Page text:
CAMAS, Wash. (KOIN) — Gregg Teaby turned his kitchen table into a design center after having an “aha!” moment watching his daughter walk in a hospital.
The retired engineer’s adult daughter, Celeste, had a stroke about 5 years ago that left her paralyzed on the left side. She uses a cane to walk distances but that day in the hospital she grabbed a handrail and took off.
“I thought, ‘Wow!’ And all of a sudden a light went off. I said, ‘She needs a moving handrail, a portable handrail that moves,” Teaby said.
That was the day last winter he began designing the “Celeste Power Cane.”
His wife, Roxana, was undergoing chemotherapy, and he set up his design area in the kitchen so he could watch his wife, Celeste’s mother.
“I fixed lunch and designed some more and watch the wife and maybe call 911 a few times,” he told KOIN 6 News.
Working on this project was a kind of therapy. “It allowed me a mental freedom.”
Celeste, 54, is a student at Clark College and has to walk long distances. She can’t use a walker because that requires 2 hands. When she had her stroke on Oct. 31, 2010, doctors said the prognosis wasn’t good and that she would never walk again.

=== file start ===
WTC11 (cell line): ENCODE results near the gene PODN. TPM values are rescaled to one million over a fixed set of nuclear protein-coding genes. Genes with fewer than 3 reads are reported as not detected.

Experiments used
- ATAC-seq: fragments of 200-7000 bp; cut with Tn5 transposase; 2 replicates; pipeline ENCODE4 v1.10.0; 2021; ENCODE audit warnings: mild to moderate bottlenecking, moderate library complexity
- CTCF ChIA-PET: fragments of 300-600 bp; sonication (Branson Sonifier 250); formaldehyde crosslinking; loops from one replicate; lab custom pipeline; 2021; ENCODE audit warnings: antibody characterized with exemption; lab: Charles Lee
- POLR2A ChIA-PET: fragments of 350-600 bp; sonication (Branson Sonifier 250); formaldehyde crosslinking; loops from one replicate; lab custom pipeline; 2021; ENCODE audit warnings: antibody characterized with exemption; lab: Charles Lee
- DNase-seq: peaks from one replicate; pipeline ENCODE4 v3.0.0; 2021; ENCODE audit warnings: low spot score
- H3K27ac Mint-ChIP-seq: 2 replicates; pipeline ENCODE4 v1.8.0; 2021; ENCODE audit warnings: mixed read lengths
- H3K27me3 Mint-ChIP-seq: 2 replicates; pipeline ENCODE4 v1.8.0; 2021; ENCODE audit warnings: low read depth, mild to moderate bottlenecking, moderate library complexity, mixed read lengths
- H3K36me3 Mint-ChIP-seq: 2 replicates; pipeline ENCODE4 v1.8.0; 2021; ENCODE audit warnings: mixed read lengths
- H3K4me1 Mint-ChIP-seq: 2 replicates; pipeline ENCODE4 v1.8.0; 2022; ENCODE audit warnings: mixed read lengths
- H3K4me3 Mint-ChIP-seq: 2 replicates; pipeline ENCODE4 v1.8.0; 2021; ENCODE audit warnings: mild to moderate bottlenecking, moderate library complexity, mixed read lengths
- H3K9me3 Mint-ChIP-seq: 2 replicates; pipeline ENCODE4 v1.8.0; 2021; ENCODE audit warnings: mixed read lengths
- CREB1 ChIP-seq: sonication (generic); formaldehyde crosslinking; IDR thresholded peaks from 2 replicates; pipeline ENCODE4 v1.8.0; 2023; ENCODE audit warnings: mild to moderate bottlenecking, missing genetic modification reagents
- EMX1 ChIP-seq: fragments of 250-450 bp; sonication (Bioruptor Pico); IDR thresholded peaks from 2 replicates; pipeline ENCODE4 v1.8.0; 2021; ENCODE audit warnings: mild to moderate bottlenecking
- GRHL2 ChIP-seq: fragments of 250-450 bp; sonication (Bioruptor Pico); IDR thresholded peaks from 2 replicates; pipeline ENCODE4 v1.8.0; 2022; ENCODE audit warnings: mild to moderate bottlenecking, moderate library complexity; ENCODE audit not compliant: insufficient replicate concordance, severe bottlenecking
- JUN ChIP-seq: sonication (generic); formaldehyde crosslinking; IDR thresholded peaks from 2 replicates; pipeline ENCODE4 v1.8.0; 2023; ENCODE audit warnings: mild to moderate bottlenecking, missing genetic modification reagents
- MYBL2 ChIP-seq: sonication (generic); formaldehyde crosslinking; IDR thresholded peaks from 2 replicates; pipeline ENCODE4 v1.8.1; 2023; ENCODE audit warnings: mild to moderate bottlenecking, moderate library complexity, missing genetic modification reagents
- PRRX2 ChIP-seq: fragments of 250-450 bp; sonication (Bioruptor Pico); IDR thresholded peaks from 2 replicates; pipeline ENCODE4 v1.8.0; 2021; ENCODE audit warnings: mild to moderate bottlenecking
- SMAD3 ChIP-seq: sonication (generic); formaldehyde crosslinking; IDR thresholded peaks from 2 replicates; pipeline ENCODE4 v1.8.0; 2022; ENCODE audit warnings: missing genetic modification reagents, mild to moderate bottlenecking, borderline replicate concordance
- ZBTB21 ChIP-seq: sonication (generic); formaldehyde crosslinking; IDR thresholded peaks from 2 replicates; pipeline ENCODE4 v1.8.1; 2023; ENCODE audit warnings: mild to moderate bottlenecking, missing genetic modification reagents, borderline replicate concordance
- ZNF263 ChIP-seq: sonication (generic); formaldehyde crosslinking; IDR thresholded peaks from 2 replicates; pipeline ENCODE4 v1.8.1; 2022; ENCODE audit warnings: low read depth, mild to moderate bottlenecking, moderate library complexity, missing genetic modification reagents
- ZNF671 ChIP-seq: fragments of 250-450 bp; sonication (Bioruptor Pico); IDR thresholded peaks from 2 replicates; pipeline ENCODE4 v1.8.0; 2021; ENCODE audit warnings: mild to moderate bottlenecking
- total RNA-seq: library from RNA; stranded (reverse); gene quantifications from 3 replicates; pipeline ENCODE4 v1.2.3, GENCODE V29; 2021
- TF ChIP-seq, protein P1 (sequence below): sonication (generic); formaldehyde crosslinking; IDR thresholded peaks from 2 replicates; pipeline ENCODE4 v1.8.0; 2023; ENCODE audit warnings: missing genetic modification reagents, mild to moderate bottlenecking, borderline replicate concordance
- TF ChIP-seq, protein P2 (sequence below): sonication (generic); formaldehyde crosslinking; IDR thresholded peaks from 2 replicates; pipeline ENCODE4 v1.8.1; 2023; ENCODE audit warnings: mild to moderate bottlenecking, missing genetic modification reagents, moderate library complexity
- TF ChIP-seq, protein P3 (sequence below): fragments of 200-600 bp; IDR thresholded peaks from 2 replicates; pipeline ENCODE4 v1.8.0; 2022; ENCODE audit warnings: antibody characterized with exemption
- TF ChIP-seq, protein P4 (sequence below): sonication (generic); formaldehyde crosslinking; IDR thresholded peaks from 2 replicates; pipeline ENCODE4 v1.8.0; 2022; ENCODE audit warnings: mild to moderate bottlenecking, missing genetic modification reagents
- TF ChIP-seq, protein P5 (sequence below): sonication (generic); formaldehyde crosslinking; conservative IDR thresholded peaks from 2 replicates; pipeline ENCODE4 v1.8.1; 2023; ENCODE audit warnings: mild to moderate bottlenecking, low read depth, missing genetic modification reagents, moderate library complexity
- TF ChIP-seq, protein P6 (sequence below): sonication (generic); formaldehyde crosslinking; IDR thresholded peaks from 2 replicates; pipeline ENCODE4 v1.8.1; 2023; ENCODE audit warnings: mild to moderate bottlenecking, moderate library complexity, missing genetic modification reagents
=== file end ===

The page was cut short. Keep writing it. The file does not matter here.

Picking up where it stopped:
“I said, well, that’s not what I’m going to hear,” she said. Celeste walked about 6 months later.
But twice she’s fallen on campus.
“There’s people my age,” she told KOIN 6 News. “But it’s mostly more of the young folks so I have to keep up with their pace.”
Teaby designed and built 3 versions of the power cane so far, all powered by a cordless drill. She tested it out on a hill on campus and said “It gave me a little momentum and a little strength to get up the hill.”
He customized the power cane with a basket for her books.
“I’m just so grateful and proud of him,” she told KOIN 6 News. “It means love, you know? It means that he loves me.”
Now Gregg Teaby wonders if what helped his daughter could help others.
Next month he plans to show the power cane to his daughter’s brain injury and stroke group to see what they think. But he wants to stay in the background and hopes a non-profit will pick up his idea and run with it, and maybe find a way to offer the cane at little or no cost.
He said his ambition is to keep working on the fourth design. “It hasn’t been developed, just in CAD, and bring some of these to the Vancouver Stroke and Brain group and let them look at them and maybe try them.”
“Everyone is asking, ‘Do you have a patent?’ And I say no, I didn’t do this for the money. I did this for her.”
His daughter Celeste is healthy and his wife Roxana is now cancer-free. That’s all the payment he needs.
“I’ve been paid, I’ve been paid. I mean look at this family today,” Gregg Teaby said. “I’ve been paid in full. I really have.”
—–For more information about the Celeste Power Cane, contact Gregg Teaby by email